Now read this: Botany in the bar, the new wave of HK bartending, and the history of the Dark ‘n’ Stormy
Our editors pick the best of the web’s booze writing. This week: chamoy for your cocktail, how the straw was invented, holistic bitters, and more.
Want a better cocktail? Find a botanist [Bon Appetit]
Two plant scientists and a food professor are taking rare and medicinal plants and turning them into bitters that capture the terroir where they came from. Some resulting flavours: Mount Apo, after a Filipino tea blend used to treat the common cold, and the osha root and juniper-containing Black Bear’s Bitters, ingredients that bears actually eat to medicate themselves.
Add chamoy to your bar cart, get a salty, spicy, umami Margarita [Food52]
In the latest of strange ingredients to put in your drink, get to know chamoy, a Mexican sauce made from pickled apricot or plum, chilli and lime juice. Something to think about when you’re next mixing with tequila or mezcal.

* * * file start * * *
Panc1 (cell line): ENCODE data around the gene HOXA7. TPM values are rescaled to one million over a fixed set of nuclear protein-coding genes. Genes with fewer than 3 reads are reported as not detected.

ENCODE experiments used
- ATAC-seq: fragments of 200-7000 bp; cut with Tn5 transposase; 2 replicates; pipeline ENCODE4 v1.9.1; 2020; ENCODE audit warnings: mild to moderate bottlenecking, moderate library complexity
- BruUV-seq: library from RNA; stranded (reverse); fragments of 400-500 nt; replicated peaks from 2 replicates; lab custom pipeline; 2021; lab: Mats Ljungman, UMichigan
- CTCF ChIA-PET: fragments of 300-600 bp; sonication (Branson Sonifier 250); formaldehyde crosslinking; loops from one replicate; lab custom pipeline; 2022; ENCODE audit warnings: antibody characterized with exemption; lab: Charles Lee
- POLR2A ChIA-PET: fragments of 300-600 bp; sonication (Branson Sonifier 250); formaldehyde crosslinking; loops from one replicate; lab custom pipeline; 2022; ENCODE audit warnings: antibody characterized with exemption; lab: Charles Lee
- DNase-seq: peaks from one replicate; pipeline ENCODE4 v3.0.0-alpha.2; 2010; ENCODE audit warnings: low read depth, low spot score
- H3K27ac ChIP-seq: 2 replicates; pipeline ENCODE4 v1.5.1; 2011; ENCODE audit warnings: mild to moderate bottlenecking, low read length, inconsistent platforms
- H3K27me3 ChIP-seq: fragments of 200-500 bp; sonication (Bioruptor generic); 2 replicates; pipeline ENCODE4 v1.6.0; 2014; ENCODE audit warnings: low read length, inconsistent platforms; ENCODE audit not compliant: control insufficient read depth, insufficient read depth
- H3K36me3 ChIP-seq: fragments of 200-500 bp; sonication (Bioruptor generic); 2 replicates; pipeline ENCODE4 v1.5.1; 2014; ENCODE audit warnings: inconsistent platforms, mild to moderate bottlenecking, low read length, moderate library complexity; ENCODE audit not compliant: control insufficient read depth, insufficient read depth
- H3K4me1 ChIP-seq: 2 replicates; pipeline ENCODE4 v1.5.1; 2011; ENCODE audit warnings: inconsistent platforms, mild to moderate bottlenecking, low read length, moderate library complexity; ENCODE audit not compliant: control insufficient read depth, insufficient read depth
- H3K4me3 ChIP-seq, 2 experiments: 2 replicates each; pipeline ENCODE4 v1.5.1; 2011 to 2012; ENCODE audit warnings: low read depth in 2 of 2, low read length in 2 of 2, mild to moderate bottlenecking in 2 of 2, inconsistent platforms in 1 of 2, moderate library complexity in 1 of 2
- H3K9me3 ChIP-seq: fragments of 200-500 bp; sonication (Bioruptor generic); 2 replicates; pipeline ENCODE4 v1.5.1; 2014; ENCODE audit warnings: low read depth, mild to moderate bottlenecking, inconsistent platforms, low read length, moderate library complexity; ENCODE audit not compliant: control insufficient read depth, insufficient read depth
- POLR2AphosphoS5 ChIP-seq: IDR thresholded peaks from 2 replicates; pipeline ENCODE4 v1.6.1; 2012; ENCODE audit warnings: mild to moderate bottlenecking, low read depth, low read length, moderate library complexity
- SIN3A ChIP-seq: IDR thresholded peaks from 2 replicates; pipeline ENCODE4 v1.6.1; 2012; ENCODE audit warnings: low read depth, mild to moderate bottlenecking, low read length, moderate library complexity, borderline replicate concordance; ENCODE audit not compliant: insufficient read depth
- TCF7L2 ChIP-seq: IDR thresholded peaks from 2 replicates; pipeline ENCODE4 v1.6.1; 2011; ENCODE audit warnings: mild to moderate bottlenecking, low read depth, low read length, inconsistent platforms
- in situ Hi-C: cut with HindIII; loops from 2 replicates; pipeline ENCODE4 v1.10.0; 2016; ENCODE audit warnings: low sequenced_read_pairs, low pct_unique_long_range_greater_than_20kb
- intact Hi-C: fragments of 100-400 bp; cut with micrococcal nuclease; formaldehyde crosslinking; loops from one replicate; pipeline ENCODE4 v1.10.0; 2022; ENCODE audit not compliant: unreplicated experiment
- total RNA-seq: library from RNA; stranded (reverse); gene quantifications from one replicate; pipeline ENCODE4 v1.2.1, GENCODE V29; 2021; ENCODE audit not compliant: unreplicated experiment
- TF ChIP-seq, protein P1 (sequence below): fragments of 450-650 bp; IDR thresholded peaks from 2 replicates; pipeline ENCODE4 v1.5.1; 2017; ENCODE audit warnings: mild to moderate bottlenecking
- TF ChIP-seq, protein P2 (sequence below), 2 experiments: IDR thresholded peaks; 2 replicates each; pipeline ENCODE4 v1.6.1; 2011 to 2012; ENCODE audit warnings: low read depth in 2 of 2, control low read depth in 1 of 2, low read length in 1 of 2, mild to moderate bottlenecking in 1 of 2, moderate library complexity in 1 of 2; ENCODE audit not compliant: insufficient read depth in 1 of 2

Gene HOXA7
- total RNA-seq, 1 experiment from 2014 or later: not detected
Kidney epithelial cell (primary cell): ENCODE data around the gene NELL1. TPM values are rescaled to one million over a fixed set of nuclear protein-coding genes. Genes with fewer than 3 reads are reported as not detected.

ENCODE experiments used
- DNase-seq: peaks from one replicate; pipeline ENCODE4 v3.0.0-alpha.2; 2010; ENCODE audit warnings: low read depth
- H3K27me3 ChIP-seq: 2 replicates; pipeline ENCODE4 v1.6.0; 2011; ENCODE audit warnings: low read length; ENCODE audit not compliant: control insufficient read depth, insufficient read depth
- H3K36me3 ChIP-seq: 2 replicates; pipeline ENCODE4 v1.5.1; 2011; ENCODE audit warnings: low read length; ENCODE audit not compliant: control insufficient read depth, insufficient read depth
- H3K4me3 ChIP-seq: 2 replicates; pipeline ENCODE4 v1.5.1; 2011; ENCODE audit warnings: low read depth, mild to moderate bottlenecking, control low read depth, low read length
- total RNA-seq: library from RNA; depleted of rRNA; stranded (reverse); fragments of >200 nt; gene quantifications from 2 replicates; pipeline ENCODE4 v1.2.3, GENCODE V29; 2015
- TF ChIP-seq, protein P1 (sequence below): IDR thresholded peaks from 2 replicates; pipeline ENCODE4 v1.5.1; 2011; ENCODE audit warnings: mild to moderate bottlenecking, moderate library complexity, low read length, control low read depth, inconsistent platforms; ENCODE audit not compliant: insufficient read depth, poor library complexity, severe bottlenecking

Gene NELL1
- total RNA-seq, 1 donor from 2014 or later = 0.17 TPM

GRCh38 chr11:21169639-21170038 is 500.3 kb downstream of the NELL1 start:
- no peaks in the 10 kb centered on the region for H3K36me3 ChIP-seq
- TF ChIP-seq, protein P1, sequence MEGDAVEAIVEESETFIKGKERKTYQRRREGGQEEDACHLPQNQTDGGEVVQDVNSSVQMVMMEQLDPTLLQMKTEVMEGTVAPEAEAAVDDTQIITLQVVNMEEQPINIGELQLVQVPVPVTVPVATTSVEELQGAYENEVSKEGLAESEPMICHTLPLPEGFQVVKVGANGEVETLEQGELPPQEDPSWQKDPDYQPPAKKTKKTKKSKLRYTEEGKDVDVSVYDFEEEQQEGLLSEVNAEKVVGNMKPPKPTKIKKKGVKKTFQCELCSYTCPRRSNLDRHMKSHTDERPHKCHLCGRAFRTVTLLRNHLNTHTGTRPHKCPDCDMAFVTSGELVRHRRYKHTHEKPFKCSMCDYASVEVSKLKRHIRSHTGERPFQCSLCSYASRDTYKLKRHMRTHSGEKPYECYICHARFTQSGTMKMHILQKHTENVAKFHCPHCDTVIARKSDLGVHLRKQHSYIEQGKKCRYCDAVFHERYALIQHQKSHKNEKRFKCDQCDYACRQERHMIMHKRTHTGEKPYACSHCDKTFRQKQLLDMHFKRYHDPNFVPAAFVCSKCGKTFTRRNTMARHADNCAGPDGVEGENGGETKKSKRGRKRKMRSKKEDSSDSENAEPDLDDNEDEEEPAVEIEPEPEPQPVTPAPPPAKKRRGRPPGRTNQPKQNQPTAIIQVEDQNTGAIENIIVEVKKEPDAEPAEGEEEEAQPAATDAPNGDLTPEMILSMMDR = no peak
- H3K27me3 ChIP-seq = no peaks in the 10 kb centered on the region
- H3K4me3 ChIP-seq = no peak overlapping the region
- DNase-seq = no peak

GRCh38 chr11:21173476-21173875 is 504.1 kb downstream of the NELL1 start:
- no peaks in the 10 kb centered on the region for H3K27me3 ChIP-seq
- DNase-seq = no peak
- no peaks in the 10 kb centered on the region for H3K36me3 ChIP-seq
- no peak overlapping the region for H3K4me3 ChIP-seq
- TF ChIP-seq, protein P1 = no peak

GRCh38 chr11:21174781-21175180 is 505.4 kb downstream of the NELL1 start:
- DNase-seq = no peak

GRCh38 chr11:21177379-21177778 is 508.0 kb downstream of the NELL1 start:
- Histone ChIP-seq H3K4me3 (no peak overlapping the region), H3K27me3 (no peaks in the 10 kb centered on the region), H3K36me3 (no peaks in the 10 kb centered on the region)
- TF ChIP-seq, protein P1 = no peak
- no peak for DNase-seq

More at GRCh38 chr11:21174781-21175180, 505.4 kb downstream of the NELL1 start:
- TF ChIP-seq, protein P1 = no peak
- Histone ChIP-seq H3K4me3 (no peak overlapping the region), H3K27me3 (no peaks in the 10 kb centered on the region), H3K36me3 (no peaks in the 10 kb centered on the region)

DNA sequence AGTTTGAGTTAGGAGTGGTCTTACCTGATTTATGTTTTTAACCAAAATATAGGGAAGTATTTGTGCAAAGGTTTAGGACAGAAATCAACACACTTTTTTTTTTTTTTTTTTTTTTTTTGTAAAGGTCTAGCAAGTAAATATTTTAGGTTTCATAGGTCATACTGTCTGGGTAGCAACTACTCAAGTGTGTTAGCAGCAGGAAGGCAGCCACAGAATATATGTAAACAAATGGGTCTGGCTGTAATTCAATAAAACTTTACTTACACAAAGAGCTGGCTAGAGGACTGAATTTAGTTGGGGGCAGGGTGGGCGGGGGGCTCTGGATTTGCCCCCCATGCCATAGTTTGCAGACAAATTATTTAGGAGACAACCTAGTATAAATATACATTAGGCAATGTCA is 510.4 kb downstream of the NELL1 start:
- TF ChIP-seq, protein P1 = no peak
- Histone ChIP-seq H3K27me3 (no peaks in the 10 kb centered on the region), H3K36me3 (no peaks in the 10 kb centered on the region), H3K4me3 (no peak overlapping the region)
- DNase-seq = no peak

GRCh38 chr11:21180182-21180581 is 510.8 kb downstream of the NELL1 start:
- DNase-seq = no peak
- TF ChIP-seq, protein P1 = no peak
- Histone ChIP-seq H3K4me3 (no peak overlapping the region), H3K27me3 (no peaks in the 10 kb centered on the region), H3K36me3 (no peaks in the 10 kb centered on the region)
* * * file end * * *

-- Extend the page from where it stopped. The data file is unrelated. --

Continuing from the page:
Dark ‘n’ Stormy: The history of Bermuda’s unofficial drink [CNN]
CNN takes us down a trip through the treacherous history of the Dark ‘n’ Stormy, involving shipwrecks, lost treasure and of course, Gosling’s rum.
Where did the straw actually come from? [Punch]
With the invention of the Sherry Cobbler and Mint Julep in the 19th century, a device was needed to drink these new-fangled cocktails, filled to the brim with crushed ice. Thanks to a cigarette paper producer, we now have the answer.
Hong Kong’s new wave of cocktail bartenders mix it up a little differently [South China Morning Post]
Four of Hong Kong’s top bartenders share how bartending in the city has changed since the 1990s, starting out with flairing to sous vide drinks and customers who know much more than before.